Welcome to Arrow in the Head’s The Best Horror Movie You Never Saw, which will be dedicated to highlighting horror films that, for one reason or another, don’t get as much love as we think they should. We know plenty of you horror hounds out there will have seen many of the movies we pick, but there will be plenty of you who have not. This column is for all of you!
This week we take a look at Geoffrey Wright’s slasher CHERRY FALLS (OWN IT HERE) starring Brittany Murphy, Michael Biehn, Gabriel Mann and Jay Mohr!
THE STORY: Kids are getting killed in the small town of Cherry Falls, but for once it’s not the sexually-adventurous teens being knocked off for their sins: it’s the virgins. As the town’s high schoolers plan an orgy to make sure they’re not next on the kill list, Jody and her sheriff father find out the meaning behind the murders.
THE HISTORY: In 1998, Australian director Geoffrey Wright (Romper Stomper) was hired by October Films to helm Ken Selden’s satirical horror script CHERRY FALLS. While the script remained mostly unchanged during the course of filming, Wright lent the film an intenser edge than the screenplay had, ditching a comedic vibe in favor of a more serious tone. While intended to be a theatrical release, the film found itself under intense scrutiny from the MPAA, which deemed it too violent and sexually suggestive. At the same time, violence in movies was a major focus of the U.S. Senate (this was a year after Columbine), which made CHERRY FALLS a likely target as it was just about to be released (by new distributor USA Films). Rather than invite negative press, the distributor decided to release the film in the states as a TV movie, although it was released theatrically overseas.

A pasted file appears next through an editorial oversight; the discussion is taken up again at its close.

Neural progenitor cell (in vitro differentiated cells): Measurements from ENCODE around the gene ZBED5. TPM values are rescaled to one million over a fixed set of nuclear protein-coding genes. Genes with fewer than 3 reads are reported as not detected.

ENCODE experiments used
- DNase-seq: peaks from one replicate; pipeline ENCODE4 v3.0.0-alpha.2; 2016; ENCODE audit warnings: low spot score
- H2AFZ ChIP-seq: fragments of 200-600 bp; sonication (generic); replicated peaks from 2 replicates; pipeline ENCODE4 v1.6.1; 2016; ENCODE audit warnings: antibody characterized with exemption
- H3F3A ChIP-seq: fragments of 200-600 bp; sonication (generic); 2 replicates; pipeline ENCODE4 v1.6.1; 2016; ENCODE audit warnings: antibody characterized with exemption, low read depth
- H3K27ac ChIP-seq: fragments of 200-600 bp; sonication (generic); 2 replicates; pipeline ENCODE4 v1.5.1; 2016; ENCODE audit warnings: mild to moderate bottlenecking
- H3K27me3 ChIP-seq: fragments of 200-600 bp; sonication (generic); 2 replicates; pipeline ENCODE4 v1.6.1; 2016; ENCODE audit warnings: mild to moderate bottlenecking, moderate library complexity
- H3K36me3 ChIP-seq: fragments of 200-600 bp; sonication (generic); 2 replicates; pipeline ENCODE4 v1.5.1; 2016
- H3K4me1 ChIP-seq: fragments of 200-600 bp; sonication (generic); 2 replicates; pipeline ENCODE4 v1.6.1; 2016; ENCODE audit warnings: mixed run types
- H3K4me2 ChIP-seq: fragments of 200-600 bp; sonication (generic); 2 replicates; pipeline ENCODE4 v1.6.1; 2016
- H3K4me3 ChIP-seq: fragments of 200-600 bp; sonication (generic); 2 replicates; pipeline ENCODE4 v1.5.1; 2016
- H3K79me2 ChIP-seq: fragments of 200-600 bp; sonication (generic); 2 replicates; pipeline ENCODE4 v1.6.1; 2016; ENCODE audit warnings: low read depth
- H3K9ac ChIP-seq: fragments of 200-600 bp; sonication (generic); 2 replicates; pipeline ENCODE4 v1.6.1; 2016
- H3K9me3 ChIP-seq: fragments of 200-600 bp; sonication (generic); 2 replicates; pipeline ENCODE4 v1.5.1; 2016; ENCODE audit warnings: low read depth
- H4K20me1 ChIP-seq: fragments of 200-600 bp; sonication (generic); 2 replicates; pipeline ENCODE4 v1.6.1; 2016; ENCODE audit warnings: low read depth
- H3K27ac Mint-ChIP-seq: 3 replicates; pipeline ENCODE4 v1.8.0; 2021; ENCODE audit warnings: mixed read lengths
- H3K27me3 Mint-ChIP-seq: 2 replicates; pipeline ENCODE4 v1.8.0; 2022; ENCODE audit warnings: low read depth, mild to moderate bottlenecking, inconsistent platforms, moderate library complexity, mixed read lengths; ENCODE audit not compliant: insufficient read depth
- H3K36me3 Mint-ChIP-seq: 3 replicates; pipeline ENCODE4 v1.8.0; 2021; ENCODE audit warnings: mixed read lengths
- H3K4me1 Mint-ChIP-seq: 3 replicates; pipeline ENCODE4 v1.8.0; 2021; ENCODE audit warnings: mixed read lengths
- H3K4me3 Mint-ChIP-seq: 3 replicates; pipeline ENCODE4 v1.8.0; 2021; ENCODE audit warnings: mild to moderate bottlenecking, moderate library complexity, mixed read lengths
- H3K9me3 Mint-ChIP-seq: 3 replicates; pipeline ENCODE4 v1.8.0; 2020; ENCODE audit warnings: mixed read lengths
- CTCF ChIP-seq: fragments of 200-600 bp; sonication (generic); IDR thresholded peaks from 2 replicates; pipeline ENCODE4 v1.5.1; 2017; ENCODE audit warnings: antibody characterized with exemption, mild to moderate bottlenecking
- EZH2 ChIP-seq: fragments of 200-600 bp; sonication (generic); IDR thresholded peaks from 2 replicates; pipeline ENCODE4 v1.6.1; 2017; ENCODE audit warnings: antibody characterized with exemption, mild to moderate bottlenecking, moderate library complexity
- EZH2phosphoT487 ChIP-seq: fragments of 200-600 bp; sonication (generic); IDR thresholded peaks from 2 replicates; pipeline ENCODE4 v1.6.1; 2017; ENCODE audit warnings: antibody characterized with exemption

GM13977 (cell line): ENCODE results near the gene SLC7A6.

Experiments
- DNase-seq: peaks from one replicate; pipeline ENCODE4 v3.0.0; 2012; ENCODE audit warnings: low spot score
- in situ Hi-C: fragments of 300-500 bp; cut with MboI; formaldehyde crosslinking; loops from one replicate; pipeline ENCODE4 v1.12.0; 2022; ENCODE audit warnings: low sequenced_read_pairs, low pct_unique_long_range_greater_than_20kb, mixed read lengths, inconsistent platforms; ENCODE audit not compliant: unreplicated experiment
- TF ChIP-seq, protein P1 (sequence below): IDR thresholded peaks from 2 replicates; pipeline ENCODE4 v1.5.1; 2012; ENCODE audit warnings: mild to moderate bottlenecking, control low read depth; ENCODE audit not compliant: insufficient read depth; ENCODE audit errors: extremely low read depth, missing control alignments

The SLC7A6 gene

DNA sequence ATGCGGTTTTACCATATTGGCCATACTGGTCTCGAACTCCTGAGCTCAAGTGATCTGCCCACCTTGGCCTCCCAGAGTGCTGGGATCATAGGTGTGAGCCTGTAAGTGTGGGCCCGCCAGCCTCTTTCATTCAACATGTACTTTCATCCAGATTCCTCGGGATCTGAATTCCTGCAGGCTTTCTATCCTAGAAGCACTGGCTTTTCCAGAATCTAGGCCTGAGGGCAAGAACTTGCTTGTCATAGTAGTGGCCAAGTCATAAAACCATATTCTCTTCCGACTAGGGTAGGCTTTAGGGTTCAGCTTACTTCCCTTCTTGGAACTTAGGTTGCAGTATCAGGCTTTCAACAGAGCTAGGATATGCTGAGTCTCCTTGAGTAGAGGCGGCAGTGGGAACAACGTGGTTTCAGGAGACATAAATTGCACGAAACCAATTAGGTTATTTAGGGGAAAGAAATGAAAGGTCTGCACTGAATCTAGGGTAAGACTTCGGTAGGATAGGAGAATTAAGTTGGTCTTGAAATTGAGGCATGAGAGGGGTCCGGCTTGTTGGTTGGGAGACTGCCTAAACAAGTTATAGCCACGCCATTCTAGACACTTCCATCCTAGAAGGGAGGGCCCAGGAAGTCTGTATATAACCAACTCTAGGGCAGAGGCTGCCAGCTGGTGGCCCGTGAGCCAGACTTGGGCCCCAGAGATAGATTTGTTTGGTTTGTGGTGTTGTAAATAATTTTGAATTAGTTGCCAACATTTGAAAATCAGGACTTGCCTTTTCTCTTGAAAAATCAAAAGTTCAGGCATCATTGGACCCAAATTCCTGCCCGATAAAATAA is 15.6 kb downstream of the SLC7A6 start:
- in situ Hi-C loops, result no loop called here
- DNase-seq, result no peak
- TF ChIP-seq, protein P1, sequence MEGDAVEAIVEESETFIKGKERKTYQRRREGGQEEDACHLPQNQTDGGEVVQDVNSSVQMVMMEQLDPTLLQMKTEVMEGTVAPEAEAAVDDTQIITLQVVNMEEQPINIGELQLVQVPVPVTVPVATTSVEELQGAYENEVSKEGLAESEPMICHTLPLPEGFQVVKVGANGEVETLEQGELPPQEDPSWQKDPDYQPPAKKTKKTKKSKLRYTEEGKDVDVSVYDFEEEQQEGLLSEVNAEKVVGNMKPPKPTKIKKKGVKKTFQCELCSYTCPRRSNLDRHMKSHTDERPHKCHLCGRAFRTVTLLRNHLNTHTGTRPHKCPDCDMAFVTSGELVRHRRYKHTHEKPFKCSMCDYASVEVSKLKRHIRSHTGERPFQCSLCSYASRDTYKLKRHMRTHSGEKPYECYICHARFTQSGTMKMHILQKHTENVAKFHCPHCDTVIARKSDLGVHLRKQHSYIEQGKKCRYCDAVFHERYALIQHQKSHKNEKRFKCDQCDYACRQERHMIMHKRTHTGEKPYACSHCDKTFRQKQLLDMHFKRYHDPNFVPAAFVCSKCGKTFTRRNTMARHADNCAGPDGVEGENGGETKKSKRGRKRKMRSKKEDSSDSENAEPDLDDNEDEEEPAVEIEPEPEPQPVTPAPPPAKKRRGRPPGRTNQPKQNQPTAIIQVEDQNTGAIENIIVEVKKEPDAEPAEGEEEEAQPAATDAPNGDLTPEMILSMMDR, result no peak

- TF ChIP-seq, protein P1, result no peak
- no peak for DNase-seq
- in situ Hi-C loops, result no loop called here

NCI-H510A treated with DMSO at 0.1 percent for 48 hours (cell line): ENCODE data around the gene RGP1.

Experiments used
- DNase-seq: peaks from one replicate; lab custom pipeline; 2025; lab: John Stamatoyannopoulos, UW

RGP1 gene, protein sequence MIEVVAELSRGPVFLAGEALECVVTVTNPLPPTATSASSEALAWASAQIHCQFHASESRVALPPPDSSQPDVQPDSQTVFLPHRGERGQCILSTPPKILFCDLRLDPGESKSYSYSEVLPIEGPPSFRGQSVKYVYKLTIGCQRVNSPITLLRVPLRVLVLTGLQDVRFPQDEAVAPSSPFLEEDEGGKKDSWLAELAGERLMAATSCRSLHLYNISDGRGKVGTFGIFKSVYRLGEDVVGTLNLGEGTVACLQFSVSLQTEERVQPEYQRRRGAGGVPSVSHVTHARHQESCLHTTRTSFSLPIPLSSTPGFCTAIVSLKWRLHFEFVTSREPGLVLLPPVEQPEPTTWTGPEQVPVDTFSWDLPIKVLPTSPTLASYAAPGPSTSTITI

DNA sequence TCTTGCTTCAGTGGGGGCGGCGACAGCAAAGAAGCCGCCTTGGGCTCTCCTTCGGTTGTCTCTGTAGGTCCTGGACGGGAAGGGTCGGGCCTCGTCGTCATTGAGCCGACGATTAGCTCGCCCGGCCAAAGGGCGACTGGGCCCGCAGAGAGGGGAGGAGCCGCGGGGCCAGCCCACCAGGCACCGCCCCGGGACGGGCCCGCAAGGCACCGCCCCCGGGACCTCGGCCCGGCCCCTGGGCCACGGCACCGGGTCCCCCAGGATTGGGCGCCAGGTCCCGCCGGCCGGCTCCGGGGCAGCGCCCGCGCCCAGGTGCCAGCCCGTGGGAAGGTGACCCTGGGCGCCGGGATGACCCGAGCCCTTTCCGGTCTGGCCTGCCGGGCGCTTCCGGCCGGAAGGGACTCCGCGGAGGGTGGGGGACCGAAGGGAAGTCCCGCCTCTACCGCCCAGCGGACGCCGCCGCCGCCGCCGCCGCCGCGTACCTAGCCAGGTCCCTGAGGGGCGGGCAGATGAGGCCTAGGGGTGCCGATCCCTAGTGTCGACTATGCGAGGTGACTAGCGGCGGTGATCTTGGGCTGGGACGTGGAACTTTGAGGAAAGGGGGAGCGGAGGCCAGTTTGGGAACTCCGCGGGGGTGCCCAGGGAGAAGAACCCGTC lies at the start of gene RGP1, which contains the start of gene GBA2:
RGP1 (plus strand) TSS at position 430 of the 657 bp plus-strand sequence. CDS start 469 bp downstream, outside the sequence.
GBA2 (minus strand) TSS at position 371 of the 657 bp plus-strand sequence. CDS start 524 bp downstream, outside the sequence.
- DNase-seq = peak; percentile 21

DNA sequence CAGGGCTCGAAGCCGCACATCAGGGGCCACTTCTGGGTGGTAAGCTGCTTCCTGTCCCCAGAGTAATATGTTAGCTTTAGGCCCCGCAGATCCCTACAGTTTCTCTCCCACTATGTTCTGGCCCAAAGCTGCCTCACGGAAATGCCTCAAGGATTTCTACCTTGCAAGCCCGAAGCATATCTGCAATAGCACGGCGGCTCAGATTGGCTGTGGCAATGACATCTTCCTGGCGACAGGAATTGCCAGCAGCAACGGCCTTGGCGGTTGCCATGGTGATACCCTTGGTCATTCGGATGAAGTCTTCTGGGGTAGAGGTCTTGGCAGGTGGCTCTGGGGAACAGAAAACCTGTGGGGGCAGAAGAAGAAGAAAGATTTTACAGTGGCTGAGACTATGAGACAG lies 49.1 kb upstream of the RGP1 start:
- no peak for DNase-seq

WHY IT’S GREAT: The late 90s and early 2000s saw theaters inundated with teen-slashers hoping to capitalize on the mega success of SCREAM. Like when the 80s saw a tidal wave of thrillers inspired by FRIDAY THE 13th and HALLOWEEN, but these flicks were savvier, more prone to be self-referential, starring whoever the flavors of the month were (usually people in their mid-to-late 20s in lieu of actual teenagers). Most of them were gimmicky, touting a villain with a very specific fashion sense and elaborate motive, and plenty them wound up being disposable, or at the very least, uninspired. CHERRY FALLS might well be considered by some to be just another one of those unexceptional wannabes, and since it never received a proper release in the states, it is one of the more obscure of Slasher Invasion 2.0’s efforts, but a closer look reveals a movie much darker and insightful than most of its brethren.